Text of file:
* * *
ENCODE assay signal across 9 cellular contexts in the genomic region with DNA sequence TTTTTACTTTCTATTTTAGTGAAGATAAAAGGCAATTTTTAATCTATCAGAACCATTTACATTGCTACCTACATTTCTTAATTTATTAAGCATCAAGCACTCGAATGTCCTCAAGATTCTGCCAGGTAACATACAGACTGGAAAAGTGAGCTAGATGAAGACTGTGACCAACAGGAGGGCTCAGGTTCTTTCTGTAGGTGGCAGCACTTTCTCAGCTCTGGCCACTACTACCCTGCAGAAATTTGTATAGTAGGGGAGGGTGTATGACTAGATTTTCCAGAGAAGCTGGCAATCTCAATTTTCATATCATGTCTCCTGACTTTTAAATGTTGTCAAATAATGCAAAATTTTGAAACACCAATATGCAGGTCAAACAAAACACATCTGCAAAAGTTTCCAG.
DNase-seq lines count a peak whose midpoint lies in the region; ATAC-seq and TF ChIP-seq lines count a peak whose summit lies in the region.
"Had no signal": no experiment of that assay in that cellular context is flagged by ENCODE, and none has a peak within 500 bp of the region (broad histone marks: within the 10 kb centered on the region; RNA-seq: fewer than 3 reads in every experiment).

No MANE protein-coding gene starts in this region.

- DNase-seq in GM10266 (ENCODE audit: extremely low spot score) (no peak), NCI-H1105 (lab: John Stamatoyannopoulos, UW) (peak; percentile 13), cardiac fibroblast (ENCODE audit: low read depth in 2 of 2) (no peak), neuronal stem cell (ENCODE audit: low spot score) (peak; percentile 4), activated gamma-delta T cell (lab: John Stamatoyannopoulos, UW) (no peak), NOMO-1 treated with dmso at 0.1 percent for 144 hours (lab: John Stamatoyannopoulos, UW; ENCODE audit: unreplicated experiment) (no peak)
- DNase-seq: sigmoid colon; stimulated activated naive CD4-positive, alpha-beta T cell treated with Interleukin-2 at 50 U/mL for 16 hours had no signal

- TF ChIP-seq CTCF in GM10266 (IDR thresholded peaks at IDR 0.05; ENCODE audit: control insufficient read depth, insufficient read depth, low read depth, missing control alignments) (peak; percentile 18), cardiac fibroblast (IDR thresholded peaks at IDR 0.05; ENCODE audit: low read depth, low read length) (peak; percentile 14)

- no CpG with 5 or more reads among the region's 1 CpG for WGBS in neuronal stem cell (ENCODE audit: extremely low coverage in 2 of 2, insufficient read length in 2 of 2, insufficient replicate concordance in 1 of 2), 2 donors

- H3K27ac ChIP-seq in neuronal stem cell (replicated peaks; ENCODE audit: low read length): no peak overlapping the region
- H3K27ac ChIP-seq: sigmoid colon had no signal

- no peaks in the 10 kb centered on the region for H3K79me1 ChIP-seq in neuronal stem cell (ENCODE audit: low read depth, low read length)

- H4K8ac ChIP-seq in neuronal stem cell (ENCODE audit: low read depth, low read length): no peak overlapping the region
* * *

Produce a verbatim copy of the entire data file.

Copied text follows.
ENCODE assay signal across 9 cellular contexts in the genomic region with DNA sequence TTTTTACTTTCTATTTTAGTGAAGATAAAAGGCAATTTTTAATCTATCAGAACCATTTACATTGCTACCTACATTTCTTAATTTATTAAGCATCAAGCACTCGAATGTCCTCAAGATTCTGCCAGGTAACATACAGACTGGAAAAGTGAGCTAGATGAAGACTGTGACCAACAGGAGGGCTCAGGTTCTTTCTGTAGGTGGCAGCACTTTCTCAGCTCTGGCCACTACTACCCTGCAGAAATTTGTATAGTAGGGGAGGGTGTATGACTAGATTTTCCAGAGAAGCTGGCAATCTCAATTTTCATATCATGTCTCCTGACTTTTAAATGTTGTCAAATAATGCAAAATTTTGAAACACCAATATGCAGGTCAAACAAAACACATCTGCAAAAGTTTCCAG.
DNase-seq lines count a peak whose midpoint lies in the region; ATAC-seq and TF ChIP-seq lines count a peak whose summit lies in the region.
"Had no signal": no experiment of that assay in that cellular context is flagged by ENCODE, and none has a peak within 500 bp of the region (broad histone marks: within the 10 kb centered on the region; RNA-seq: fewer than 3 reads in every experiment).

No MANE protein-coding gene starts in this region.

- DNase-seq in GM10266 (ENCODE audit: extremely low spot score) (no peak), NCI-H1105 (lab: John Stamatoyannopoulos, UW) (peak; percentile 13), cardiac fibroblast (ENCODE audit: low read depth in 2 of 2) (no peak), neuronal stem cell (ENCODE audit: low spot score) (peak; percentile 4), activated gamma-delta T cell (lab: John Stamatoyannopoulos, UW) (no peak), NOMO-1 treated with dmso at 0.1 percent for 144 hours (lab: John Stamatoyannopoulos, UW; ENCODE audit: unreplicated experiment) (no peak)
- DNase-seq: sigmoid colon; stimulated activated naive CD4-positive, alpha-beta T cell treated with Interleukin-2 at 50 U/mL for 16 hours had no signal

- TF ChIP-seq CTCF in GM10266 (IDR thresholded peaks at IDR 0.05; ENCODE audit: control insufficient read depth, insufficient read depth, low read depth, missing control alignments) (peak; percentile 18), cardiac fibroblast (IDR thresholded peaks at IDR 0.05; ENCODE audit: low read depth, low read length) (peak; percentile 14)

- no CpG with 5 or more reads among the region's 1 CpG for WGBS in neuronal stem cell (ENCODE audit: extremely low coverage in 2 of 2, insufficient read length in 2 of 2, insufficient replicate concordance in 1 of 2), 2 donors

- H3K27ac ChIP-seq in neuronal stem cell (replicated peaks; ENCODE audit: low read length): no peak overlapping the region
- H3K27ac ChIP-seq: sigmoid colon had no signal

- no peaks in the 10 kb centered on the region for H3K79me1 ChIP-seq in neuronal stem cell (ENCODE audit: low read depth, low read length)

- H4K8ac ChIP-seq in neuronal stem cell (ENCODE audit: low read depth, low read length): no peak overlapping the region